Active Indian Ocean tropical cyclone season

Filter by











 

EUMETSAT Users Twitter

RSS Feed

RSS Icon Image Library

2019 saw a lot of cyclonic activity in the northern Indian Ocean, with five systems being generated.

Date & Time
24 September, 24 October 2019–8 November
Satellites
Meteosat-8 & 11, Metop-A, Terra
Instruments
SEVIRI, ASCAT, MODIS
Channels/Products
Airmass RGB, ASCAT winds, Convection RGB, High Resolution Visible, Infrared Channel, Sea Surface Temperature

By Hilal Al-Hajri (Muscat, Oman) and Ivan Smiljanic (SCISYS)

Two of the cyclones were pre-monsoon (Fani in April and Vayu in June) and three were post-monsoon.

The first post-monsoon tropical cyclone was Hikka in September, which was a very fast system — from cyclogenesis to landfall and associated decay took only two days. Hikka made landfall in Oman on 24 September, bringing high winds but not causing any major damage.

The next two systems were Kyarr and Maha.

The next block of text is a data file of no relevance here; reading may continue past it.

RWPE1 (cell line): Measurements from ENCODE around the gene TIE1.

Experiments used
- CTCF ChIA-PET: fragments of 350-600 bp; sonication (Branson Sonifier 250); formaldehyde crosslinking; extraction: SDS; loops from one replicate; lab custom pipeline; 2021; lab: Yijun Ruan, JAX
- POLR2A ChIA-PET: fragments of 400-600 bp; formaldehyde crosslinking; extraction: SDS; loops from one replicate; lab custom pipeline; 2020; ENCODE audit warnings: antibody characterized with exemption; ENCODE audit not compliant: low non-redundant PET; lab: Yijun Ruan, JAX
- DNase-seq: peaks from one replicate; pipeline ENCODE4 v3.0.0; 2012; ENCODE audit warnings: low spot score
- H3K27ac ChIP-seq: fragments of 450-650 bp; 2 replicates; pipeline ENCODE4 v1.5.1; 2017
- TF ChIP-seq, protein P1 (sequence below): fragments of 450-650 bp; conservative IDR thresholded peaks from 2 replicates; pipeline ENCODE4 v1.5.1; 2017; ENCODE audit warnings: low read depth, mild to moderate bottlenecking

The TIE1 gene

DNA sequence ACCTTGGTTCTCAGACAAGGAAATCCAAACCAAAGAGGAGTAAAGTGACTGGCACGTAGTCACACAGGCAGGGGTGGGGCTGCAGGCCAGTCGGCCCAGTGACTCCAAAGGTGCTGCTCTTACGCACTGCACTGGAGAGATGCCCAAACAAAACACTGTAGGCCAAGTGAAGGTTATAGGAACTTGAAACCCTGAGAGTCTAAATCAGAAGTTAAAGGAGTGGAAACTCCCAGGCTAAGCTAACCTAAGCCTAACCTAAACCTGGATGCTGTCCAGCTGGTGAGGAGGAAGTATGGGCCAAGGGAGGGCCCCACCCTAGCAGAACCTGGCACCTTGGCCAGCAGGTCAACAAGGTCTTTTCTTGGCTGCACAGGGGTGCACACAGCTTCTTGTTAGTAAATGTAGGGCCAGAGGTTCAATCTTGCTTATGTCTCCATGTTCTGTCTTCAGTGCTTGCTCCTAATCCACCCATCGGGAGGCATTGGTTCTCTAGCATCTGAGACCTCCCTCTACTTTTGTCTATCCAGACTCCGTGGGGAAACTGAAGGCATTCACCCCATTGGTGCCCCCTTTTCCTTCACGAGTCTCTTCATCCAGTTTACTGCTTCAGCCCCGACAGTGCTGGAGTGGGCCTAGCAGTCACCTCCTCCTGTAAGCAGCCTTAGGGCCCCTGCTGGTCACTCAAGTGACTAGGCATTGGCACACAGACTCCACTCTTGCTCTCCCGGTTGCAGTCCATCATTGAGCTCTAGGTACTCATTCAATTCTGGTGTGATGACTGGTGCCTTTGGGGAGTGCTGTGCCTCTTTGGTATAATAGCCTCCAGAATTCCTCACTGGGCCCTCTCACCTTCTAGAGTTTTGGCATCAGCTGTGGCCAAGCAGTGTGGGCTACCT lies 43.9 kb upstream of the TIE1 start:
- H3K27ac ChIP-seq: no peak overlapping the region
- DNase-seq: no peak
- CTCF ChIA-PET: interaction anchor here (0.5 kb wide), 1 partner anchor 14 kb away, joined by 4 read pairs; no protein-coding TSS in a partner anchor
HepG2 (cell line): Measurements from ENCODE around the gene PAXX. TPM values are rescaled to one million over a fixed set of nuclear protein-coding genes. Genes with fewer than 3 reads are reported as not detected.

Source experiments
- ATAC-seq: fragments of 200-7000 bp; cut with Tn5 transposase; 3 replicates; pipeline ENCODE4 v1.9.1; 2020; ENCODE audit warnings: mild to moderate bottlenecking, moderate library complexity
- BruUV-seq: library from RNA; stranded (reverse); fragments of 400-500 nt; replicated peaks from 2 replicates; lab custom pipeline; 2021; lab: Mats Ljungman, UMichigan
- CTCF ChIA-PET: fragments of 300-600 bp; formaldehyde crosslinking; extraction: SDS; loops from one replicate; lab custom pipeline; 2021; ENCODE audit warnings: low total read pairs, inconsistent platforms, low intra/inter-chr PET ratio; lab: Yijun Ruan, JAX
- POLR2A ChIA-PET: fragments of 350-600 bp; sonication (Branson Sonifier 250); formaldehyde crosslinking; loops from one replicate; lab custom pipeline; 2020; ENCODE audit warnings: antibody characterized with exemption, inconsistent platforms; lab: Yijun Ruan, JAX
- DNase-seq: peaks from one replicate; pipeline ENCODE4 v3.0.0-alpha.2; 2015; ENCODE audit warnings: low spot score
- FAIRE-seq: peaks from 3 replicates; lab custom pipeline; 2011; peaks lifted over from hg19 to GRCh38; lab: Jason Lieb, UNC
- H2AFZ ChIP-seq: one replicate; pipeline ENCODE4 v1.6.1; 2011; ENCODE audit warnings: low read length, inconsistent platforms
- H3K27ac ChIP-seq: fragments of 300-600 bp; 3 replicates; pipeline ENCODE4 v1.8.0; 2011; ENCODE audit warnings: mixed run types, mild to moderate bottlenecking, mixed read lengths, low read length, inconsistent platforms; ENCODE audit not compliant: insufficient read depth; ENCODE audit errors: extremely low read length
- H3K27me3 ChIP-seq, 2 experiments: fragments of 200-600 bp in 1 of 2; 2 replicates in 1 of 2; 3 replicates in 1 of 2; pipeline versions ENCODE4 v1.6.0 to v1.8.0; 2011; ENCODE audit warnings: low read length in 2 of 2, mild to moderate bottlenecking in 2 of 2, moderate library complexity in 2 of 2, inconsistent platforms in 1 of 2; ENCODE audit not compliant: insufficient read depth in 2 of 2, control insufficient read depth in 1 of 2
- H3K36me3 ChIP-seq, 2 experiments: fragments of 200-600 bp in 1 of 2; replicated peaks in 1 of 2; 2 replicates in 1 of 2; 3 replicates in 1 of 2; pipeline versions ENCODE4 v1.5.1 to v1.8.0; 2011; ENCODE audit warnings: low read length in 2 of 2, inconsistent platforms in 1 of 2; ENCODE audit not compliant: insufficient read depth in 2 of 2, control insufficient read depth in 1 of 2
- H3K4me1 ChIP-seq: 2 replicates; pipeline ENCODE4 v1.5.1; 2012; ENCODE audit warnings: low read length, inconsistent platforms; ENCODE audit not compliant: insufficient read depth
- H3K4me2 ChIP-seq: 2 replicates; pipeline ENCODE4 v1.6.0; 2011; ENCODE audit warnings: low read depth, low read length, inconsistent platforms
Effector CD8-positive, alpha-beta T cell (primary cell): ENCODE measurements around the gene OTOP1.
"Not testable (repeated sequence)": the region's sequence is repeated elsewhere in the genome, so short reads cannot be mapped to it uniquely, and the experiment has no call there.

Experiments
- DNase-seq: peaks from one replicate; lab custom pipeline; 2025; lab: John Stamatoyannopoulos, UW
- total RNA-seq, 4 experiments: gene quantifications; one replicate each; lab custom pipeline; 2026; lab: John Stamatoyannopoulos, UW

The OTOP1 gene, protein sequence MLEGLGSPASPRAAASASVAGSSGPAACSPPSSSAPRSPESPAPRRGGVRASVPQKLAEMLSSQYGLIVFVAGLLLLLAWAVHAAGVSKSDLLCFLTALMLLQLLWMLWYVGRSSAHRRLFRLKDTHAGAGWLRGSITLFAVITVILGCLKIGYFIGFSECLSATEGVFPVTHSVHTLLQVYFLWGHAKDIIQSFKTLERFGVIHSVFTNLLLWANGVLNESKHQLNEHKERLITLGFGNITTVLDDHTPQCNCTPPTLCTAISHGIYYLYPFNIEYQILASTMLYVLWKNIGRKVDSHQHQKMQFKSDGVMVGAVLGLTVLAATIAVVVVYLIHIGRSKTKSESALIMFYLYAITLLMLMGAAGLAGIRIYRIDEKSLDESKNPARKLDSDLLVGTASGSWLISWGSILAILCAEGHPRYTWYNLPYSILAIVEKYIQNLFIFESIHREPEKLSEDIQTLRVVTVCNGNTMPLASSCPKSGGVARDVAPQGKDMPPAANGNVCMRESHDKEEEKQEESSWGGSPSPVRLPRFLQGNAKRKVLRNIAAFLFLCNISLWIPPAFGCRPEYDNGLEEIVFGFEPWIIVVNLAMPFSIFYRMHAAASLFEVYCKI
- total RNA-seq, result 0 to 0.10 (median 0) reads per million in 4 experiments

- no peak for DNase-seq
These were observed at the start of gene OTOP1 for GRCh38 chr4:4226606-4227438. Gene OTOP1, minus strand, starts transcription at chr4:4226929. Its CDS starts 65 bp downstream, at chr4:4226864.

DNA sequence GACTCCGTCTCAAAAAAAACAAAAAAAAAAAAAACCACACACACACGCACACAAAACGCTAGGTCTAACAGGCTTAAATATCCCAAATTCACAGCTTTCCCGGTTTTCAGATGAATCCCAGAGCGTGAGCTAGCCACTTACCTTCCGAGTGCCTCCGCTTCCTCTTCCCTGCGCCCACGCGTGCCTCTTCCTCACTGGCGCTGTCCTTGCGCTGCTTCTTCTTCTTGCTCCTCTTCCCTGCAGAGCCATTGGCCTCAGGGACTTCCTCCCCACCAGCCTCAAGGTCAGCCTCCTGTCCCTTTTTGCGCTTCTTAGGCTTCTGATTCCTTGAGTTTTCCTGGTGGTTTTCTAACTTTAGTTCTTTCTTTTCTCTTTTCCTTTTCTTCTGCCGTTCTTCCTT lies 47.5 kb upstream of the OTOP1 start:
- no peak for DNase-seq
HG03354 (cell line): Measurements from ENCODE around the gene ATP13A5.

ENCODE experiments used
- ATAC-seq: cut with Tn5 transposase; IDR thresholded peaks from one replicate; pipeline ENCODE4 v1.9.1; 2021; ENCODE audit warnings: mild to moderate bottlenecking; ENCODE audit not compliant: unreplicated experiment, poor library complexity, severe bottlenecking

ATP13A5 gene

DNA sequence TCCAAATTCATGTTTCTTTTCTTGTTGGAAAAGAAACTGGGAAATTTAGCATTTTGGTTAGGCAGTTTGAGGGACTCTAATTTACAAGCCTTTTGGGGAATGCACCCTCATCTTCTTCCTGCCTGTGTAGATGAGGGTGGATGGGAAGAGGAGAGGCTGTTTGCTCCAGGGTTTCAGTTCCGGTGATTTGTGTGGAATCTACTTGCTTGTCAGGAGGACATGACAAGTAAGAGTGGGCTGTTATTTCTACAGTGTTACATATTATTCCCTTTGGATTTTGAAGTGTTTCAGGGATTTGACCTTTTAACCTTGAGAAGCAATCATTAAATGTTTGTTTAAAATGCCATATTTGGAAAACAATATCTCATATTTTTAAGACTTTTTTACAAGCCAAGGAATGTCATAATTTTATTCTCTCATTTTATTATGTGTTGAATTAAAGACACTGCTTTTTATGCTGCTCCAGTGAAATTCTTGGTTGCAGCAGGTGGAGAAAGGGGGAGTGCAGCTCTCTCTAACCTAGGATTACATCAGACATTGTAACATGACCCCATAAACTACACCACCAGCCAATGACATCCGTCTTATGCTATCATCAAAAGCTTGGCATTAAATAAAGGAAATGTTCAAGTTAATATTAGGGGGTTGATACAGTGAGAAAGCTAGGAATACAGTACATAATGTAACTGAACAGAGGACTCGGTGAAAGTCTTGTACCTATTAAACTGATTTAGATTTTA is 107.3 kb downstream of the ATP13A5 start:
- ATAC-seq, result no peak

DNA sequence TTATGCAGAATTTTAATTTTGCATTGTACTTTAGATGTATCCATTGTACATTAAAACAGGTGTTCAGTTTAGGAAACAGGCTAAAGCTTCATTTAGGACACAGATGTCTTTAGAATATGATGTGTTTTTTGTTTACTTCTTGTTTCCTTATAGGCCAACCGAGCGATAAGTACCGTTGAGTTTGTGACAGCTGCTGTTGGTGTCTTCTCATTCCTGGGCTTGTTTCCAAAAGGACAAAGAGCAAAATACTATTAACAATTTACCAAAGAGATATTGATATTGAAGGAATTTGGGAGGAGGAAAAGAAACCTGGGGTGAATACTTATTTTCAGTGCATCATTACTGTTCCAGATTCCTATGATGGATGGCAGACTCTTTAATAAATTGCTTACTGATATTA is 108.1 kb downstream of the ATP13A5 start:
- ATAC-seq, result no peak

Kyarr's cyclogenesis took place on 24 October and it became the first super cyclonic storm in the North Indian Ocean since Gonu in 2007. It was also the strongest tropical cyclone ever recorded in the Arabian Sea, and the second-most intense tropical cyclone in North Indian Ocean history. It decayed over the sea. In parts of India the high winds and heavy rainfall caused some flooding and damage to trees and powerlines. Due to the high winds coinciding with high tides some part of Pakistan, Oman and the United Arab Emirates were also flooded.

The storm started as a depression off the Indian coast on 24 October. The Meteosat-8 Convection RGB shows that there was a severe thunderstorm developing around the system. The yellow colour indicates the small ice particles associated with the strong updraft.

Figure 1
 
Figure 1: Meteosat-8 Convection RGB, 24 Oct 06:00 UTC
 

The system started to move north west and intensified to a tropical storm. It was named Kyarr at 18:00 UTC on 24 October. Metop-A was at the edge of the system at the time and the ASCAT winds product (Figure 2) gave an indication that the wind speeds around the centre were more than 55 km/h.